The fine art of chicken massage

June 20, 2008 | By | Comments (4)

by Elizabeth Jardina, Sunset researcher

First things first: Ophelia is doing okay.

This all started on Monday. Today is Thursday. Her crop still feels enlarged, but it’s not nearly so hard as it was before her treatment at the vet. Now it feels more like one of those gel-filled stress balls. Full, but squishy.

You can see her still-enlarged crop in this photo. Ophelia’s on the right, while her normal-cropped fellow Ameraucana Alana is on the left.

Twoameraucanas

She’s eating and drinking, and yesterday, she laid an egg. Laying an egg is a very good sign, because it means that she’s digesting food and drinking water.

When Margo took her to the vet, the vet recommended massaging her crop.

Chickenmassage_2

Yes, massage.

For a chicken.

So every couple of hours, I’ve been going out to the coop to massage Ophelia’s swollen crop. At first she resisted. Now, she seems resigned to it, making little adorable clucking noises sometimes.

It definitely feels like there’s still food — or maybe just stuff — hanging out in her crop, but it doesn’t seem like it’s getting infected or anything.

How would I know this, you ask?

Why, I’ve been smelling her breath, of course.

(My job is seeming weirder and weirder.)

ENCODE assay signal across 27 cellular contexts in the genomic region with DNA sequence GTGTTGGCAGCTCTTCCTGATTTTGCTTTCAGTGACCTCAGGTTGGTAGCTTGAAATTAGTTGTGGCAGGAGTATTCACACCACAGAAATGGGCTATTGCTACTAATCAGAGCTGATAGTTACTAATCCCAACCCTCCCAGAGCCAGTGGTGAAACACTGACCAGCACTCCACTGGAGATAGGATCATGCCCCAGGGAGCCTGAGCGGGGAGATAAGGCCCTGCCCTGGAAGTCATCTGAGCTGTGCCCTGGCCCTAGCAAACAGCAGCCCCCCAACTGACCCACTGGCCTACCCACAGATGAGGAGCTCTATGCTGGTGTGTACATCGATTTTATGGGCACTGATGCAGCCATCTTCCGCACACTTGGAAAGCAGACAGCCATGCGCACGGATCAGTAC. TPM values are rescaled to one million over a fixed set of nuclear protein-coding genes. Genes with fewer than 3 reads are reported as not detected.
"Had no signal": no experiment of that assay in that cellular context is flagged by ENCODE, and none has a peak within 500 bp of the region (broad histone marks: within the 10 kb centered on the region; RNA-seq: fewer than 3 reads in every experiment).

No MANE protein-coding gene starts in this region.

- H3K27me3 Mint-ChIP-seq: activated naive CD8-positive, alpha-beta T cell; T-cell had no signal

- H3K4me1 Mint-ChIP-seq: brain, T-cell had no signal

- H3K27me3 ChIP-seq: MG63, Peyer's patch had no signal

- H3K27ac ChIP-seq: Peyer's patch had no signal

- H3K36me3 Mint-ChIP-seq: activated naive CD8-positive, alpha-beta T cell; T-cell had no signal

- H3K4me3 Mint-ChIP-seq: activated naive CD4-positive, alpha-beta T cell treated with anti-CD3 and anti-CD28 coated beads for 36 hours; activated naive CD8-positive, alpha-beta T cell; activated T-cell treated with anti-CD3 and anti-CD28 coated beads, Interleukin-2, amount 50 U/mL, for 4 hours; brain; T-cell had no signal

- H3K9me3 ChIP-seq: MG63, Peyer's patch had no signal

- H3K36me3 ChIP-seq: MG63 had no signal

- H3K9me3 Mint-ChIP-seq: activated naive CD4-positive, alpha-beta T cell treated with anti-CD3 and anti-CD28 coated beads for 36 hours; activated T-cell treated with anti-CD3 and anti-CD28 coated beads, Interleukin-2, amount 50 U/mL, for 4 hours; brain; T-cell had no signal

If your chicken with a swollen crop has bad breath, sour or foul-smelling, it means that either bacteria or fungi have seized the opportunity to multiply in a vulnerable crop.

So as I’ve been massaging Ophelia, I’ve been taking furtive sniffs toward her beak. She smells like nothing, unless she’s been walking around in chicken droppings, in which case she smells like manure. (These are the less bucolic massage sessions.)

Today, I gave her some bread soaked in lots of olive oil in an attempt to get the stuff in her crop moving again.

She’s not getting worse, she’s just not getting better.

Patience and massage are the next steps. Also, saying hello to Honey when she hops up, demanding her massage. (Her crop feels fine.)
Andhoneytoo

COMMENTS

  1. Margo True

    Hi Martin,

    Well, she had to go in for surgery. You can read about it here:
    http://oneblockdiet.sunset.com/2008/06/ophelia-comes-o.html

    How did things go for your chicken? Depending on how seriously she was impacted, it can be deadly…usually an impacted crop needs dealing with, either by massage or surgery, from what we’ve experienced (and read).

    May 24, 2010 at 12:43 am
  2. Martin Rook

    How did things turn out? I have a hen with the same issue.

    March 18, 2010 at 3:22 pm
  3. Hol

    I think the chicken is a duck

    January 2, 2010 at 5:20 pm
  4. Hol

    Bolbik

    January 2, 2010 at 5:19 pm

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